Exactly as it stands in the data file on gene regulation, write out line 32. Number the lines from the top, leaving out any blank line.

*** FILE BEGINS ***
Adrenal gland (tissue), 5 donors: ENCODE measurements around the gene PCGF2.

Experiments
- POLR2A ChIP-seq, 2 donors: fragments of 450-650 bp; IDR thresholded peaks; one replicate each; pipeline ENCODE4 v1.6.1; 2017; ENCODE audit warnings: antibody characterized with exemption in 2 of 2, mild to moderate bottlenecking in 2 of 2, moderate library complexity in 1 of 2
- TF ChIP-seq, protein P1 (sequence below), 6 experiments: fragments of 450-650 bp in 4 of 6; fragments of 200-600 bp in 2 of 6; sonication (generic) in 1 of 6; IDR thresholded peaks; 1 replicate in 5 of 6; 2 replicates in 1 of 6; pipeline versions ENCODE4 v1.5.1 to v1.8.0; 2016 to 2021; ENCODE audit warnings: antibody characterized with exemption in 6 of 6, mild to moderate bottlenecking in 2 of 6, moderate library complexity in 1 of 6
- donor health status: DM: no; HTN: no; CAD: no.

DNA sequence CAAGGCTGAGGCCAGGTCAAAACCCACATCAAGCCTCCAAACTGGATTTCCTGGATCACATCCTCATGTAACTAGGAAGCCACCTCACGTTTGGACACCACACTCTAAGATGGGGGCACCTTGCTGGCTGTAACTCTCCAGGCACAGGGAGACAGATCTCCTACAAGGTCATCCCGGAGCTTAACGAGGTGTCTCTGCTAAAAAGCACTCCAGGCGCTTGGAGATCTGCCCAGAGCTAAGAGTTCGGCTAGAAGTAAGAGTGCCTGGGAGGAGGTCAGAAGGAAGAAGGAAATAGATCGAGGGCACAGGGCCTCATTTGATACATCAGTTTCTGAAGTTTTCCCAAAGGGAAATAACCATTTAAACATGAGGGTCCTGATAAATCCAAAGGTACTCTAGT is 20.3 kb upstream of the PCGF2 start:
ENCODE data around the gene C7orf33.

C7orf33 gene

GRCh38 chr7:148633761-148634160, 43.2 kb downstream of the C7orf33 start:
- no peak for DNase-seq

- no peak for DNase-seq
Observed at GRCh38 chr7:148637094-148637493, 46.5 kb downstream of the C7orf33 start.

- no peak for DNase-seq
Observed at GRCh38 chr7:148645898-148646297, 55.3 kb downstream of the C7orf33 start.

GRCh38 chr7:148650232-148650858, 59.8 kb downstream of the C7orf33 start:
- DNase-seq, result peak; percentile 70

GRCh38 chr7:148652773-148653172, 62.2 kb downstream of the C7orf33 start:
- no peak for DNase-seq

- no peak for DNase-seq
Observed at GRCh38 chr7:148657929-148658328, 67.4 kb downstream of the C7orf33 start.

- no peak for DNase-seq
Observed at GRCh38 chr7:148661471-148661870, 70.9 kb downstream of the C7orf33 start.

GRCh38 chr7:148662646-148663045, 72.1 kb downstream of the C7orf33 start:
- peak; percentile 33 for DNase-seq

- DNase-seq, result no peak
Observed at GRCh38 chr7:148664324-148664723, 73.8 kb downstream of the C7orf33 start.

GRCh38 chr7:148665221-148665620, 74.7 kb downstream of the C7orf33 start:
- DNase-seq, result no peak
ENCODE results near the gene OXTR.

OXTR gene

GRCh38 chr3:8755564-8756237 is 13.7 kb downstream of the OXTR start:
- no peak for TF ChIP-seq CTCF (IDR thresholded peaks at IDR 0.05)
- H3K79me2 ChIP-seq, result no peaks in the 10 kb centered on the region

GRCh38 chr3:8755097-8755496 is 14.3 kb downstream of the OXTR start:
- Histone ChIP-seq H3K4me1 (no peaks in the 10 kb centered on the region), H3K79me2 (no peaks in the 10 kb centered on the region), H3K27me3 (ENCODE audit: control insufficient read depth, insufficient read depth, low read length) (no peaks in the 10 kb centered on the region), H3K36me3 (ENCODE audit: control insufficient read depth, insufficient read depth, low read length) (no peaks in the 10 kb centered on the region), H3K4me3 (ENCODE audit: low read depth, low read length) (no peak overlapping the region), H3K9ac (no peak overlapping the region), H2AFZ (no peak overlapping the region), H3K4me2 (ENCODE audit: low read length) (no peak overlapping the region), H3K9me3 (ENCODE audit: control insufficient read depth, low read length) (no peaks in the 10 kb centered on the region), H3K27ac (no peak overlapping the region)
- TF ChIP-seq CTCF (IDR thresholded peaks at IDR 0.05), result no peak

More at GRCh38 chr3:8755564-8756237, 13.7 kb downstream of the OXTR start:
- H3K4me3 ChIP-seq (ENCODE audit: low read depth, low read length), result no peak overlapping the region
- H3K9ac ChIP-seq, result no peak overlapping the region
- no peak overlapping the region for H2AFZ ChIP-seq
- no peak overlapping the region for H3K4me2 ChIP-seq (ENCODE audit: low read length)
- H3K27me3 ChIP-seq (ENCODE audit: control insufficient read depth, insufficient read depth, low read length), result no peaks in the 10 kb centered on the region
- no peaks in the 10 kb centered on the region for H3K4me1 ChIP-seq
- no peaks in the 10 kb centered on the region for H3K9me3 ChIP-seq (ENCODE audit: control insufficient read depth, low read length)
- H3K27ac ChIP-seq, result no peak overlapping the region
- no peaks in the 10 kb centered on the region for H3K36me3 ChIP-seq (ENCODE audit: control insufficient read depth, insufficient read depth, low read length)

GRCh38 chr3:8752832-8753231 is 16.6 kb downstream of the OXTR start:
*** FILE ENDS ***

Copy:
- no peak for TF ChIP-seq CTCF (IDR thresholded peaks at IDR 0.05)